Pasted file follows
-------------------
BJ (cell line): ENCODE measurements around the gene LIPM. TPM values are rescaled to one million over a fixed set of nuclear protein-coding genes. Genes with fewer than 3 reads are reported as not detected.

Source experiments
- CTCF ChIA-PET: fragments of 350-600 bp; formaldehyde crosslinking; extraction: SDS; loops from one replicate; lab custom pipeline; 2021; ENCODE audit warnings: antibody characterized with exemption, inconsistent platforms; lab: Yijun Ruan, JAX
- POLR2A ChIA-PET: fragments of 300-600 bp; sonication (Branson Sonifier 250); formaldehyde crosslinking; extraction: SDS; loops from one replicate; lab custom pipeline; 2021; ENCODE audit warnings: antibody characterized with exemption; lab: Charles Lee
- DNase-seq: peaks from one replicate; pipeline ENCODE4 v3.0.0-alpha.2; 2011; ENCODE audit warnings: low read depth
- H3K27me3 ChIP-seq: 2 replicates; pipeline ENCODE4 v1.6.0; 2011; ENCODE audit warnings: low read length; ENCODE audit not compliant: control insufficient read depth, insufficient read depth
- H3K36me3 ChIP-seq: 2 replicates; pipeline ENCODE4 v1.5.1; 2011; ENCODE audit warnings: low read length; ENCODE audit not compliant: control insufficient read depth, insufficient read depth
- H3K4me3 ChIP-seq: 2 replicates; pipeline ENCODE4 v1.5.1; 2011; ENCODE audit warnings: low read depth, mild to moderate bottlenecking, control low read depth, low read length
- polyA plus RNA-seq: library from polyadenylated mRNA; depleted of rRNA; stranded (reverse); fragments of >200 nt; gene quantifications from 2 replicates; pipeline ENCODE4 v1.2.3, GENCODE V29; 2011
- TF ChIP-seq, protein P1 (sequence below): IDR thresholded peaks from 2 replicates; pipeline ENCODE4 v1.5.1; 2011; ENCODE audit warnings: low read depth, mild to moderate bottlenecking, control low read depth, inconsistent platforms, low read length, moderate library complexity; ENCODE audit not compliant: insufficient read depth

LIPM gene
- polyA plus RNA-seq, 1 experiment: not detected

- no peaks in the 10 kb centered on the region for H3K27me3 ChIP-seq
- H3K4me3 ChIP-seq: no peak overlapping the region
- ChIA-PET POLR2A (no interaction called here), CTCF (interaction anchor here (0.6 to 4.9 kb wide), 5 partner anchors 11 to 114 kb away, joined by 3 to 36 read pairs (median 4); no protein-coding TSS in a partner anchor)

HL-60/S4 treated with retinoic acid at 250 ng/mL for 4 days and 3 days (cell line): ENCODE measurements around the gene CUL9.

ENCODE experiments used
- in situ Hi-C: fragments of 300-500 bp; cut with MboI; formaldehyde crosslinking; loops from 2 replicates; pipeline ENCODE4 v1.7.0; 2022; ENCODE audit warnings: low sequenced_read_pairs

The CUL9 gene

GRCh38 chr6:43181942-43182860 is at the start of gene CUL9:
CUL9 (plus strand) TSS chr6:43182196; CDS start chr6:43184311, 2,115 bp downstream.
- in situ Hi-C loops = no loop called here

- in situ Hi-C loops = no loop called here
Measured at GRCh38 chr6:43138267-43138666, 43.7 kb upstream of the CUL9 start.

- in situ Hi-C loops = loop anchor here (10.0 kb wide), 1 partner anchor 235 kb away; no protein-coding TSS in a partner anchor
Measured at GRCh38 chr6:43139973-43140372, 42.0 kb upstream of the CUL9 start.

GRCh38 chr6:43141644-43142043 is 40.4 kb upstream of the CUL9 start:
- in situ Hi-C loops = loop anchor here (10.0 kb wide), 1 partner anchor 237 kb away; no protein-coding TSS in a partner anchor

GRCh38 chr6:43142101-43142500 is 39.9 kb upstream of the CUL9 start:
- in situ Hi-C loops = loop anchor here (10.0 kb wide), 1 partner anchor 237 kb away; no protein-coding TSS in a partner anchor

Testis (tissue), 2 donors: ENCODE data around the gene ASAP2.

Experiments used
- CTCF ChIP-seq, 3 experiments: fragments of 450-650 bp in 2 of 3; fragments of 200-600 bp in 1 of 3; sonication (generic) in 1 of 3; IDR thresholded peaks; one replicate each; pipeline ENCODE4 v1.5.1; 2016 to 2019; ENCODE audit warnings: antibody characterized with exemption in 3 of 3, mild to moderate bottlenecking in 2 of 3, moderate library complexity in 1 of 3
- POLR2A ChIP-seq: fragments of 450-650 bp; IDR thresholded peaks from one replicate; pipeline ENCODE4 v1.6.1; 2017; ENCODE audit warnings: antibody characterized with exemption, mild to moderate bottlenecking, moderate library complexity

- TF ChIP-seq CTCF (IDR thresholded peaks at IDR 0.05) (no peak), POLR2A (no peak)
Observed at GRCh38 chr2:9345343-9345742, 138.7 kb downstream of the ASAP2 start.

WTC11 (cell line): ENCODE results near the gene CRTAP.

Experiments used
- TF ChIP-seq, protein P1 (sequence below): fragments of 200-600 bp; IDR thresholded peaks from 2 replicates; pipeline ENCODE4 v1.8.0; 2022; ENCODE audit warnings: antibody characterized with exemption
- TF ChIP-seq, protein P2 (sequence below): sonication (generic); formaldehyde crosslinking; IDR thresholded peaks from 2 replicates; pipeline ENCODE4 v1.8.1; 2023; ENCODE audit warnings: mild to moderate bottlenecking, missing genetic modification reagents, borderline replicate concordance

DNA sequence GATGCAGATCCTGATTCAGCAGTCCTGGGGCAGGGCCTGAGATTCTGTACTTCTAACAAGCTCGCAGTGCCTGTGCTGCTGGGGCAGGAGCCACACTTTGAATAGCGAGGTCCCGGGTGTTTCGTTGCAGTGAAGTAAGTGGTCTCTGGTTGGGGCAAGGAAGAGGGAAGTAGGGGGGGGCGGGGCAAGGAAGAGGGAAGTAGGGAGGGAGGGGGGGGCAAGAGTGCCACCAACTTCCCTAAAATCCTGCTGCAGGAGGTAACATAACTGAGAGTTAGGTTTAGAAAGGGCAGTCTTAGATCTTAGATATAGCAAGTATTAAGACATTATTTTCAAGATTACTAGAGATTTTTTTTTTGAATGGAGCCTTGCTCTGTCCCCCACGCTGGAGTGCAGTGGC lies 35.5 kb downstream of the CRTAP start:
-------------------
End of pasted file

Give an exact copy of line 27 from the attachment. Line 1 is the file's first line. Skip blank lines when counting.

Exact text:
GRCh38 chr6:43141644-43142043 is 40.4 kb upstream of the CUL9 start: